Imagine South Beach without its current flash. No tourists, no models, no club kids. Throughout most of the Seventies to the mid-Eighties, South Beach was just such a place. More often than not the people who were hanging out on the porch under the neon lights of a rundown Art Deco hotel were elderly transplants from northern states. They came south to live out their golden years in carefree comfort. That is until crime increased and until TV shows like Miami Vice glamorized the area, giving developers ideas about its potential. Photographer Gary Monroe documented the daily lives of Miami Beach's seniors from 1977 to 1986, capturing images of them dancing, socializing, performing religious rituals, and more. Seventy-five of his photographs go on display today in the exhibition Barely a Minyan: The Last Elderly Jews of South Beach at the Sanford L. Ziff Jewish Museum (301 Washington Ave., Miami Beach). The word minyan refers to the minimum of ten men (a minyan) required for a religious service to take place. Admission is five dollars. Call 305-672-5044.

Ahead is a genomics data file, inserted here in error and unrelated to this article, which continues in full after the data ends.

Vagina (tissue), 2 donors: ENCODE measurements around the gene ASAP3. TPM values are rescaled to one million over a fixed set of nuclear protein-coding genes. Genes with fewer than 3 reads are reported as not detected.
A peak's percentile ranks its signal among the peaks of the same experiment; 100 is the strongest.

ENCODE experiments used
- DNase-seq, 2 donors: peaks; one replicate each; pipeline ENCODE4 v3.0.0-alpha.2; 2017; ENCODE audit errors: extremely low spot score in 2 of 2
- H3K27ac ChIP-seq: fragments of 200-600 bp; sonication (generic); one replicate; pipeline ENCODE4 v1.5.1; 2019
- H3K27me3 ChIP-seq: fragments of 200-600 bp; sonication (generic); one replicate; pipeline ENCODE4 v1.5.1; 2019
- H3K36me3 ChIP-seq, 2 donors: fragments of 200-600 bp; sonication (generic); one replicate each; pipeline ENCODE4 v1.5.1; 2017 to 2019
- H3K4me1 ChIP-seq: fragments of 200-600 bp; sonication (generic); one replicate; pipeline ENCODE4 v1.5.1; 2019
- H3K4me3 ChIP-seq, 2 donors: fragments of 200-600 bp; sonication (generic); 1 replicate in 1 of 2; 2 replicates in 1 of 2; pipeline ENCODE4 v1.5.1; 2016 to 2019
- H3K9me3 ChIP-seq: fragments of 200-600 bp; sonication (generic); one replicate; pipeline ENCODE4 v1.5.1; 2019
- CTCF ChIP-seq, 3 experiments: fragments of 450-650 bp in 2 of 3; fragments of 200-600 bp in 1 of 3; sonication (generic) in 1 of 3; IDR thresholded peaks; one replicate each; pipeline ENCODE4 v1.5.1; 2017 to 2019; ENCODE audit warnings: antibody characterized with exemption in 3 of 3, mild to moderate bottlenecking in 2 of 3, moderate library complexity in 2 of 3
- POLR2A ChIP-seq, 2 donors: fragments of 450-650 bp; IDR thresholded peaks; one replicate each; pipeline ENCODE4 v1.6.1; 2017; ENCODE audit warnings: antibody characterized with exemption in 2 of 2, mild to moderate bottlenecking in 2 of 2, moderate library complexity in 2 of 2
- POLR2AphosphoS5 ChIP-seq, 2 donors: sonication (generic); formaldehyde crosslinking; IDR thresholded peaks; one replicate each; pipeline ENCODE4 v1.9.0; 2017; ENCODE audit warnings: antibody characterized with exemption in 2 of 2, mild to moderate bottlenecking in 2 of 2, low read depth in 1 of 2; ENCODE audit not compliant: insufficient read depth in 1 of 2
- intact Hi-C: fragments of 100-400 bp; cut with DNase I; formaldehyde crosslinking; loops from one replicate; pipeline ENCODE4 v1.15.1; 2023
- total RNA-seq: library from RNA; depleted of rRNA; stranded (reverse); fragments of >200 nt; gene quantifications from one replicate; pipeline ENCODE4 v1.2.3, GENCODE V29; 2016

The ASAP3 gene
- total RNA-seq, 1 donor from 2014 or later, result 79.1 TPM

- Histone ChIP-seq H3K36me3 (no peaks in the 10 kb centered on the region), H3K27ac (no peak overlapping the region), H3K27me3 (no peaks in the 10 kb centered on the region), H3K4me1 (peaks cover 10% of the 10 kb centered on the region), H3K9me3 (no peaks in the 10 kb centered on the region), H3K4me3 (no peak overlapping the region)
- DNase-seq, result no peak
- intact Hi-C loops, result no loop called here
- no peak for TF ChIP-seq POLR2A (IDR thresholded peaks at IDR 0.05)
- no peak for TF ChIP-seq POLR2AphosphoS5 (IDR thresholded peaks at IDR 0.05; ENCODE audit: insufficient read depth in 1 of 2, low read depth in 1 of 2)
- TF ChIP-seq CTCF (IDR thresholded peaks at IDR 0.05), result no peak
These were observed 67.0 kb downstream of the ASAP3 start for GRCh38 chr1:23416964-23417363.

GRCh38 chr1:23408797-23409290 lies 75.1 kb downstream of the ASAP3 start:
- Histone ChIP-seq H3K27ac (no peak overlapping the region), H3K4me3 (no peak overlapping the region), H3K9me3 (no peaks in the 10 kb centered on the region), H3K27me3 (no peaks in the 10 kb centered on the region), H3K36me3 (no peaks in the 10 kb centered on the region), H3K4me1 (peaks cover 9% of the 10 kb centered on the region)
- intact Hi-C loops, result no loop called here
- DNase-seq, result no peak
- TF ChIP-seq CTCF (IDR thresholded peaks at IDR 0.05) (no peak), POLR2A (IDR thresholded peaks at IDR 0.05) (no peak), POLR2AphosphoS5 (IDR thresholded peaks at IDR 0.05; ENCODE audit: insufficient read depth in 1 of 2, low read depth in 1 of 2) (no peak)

To complement its exhibition of clothing by the late Italian fashion designer Gianni Versace, the Museum of Contemporary Art (770 NE 125th St., North Miami) brings in members of the Florida Grand Opera's Young Artist Studio to sing up a storm at 7:00 this evening for the Music at MoCA series. On the bill: selections from Italian operas, of course, including Puccini's La Boheme, Rossini's The Barber of Seville, and Donizetti's The Elixir of Love. Admission is ten dollars; Opera and MoCA members and North Miami residents get in free. Space is limited, so call 305-893-6211 for reservations.